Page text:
Map - Ottomans to 1512 2
You can see Thessaloniki (here “Saloniki”) in the northern Greece area

At this point Murad vowed to crush the Byzantine Empire in revenge for the aid they’d given Mustafa. That vow would actually be fulfilled by his son, Mehmed the Conqueror, but Murad certainly did his share. His armies besieged both Constantinople and Thessaloniki, and while Constantinople held (for now), it wasn’t in any position to respond to Thessaloniki’s desperate pleas for assistance. Thessaloniki was at this point ruled autonomously by a Byzantine royal cousin, Andronikos Palaiologos, whose grip on the city began to slip as the people, aware that their emperor wasn’t going to send any help, demanded that he surrender to the Ottomans. In lieu of surrendering, though, Andronikos decided to try something else–he sold the city to Venice.

The Venetians were looking to expand and to take a more aggressive stance against the Ottomans in the eastern Mediterranean, plus they had the money to make it worth Andronikos’s while, so they were the perfect choice to purchase Thessaloniki and take over its defense. Emperor Manuel was asked to give his assent, and, really, what the hell was he going to do? He was in no position to object. Venice also sent a messenger to the Ottomans, asking them to lift their siege and allow the Venetians to move into the city…and he was promptly thrown in one of Murad’s prisons. I guess that was a “no.” Murad seems to have felt that Thessaloniki was his by right, because it had been an Ottoman possession before Ankara and had only been returned to the Byzantines by an illegitimate pretender to the Ottoman throne, and in fact the Byzantine historian Doukas has him say as much to Venetian envoys.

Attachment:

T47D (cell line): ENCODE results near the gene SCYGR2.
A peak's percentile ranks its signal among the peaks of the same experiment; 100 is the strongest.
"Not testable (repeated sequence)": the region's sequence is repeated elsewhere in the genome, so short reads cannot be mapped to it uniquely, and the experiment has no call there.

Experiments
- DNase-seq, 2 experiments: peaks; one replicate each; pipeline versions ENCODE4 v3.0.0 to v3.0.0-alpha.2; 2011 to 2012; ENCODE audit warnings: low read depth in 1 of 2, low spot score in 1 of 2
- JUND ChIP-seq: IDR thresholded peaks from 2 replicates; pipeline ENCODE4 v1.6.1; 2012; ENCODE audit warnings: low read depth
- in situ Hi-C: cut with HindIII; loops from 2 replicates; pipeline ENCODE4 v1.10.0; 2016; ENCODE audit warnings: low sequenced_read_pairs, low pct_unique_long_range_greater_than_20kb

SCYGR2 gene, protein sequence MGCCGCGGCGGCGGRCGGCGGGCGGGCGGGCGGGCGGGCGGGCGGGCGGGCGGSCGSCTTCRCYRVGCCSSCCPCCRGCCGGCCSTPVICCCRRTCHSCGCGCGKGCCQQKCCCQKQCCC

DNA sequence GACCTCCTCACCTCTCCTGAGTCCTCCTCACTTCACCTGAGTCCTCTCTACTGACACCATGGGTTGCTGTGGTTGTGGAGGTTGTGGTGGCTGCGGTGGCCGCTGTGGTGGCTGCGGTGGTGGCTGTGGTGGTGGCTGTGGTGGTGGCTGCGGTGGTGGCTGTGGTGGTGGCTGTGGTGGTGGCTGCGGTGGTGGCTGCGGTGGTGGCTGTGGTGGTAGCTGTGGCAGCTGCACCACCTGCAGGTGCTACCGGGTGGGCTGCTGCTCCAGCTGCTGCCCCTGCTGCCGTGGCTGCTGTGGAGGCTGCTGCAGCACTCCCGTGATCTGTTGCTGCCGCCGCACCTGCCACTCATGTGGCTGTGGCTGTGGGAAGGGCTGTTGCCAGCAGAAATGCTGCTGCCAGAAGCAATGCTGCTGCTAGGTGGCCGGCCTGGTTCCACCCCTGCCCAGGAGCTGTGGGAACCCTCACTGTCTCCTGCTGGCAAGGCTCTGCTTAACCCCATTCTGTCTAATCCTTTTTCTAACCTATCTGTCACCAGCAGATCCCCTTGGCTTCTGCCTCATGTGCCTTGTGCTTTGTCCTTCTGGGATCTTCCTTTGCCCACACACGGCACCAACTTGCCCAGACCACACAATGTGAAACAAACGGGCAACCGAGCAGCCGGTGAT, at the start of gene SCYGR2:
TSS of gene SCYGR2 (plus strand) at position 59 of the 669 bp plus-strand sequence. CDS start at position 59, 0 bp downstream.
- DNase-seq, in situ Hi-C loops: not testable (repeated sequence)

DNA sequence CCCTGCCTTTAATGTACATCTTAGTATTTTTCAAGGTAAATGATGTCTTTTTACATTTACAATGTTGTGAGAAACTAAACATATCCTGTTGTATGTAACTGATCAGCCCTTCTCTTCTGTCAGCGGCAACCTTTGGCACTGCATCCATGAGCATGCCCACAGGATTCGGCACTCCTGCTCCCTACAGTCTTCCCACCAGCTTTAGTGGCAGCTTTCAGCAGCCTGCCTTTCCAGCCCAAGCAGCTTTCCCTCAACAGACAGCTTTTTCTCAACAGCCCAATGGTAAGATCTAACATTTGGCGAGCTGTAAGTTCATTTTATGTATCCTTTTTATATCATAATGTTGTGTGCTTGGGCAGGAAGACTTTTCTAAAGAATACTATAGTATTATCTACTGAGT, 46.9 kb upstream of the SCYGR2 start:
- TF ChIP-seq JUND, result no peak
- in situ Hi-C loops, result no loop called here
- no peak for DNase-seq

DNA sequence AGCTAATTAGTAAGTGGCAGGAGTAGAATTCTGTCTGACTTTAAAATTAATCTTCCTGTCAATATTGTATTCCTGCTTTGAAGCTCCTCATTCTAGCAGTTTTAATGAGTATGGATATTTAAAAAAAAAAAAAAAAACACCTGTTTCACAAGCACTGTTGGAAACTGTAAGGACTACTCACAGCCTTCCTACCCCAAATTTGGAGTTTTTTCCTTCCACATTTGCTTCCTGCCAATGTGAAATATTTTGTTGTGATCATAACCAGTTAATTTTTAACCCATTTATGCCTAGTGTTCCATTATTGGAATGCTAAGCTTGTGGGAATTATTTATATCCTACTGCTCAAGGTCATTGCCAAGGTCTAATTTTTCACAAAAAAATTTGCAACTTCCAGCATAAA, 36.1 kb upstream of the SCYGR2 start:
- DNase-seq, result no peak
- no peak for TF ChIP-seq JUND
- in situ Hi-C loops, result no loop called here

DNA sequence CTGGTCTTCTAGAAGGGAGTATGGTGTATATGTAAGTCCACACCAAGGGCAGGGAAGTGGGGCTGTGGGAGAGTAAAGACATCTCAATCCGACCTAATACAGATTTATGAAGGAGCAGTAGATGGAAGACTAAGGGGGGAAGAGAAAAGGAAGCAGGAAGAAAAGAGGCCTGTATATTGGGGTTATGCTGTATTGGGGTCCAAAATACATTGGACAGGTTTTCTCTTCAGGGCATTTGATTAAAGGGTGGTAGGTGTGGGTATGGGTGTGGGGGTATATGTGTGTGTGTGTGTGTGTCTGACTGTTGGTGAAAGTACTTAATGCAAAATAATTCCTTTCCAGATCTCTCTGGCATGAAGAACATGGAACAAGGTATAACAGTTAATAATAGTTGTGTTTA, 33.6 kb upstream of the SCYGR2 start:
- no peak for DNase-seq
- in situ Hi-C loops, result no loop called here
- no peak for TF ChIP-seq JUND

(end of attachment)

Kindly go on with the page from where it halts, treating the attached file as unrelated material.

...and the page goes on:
The Ottomans besieged Thessaloniki for the next ~6 years, while the Venetians, who knew they couldn’t win a pitched battle and really couldn’t even do much to impede Ottoman supply lines, tried to negotiate terms under which they could assume control over the city in return for some kind of tribute payment to the Ottomans. In addition, they tried to harass the Ottomans asymmetrically, by sending fleets to strike periodically at Gallipoli (where Ottoman reinforcements and supplies were vulnerable as they crossed the Dardanelles), by trying to bribe/cajole other principalities in the Balkans/eastern Mediterranean to fight the Ottomans for them, and by trying to rally support in Catholic Europe for a Crusade. This last part never came to fruition (the Venetians were more interested in warring with Catholic Hungary than joining forces with them), and the other bits just weren’t enough to dislodge the Ottoman siege. Efforts to get even small numbers of Venetian soldiers and supplies into the city to help support the defense generally were unsuccessful.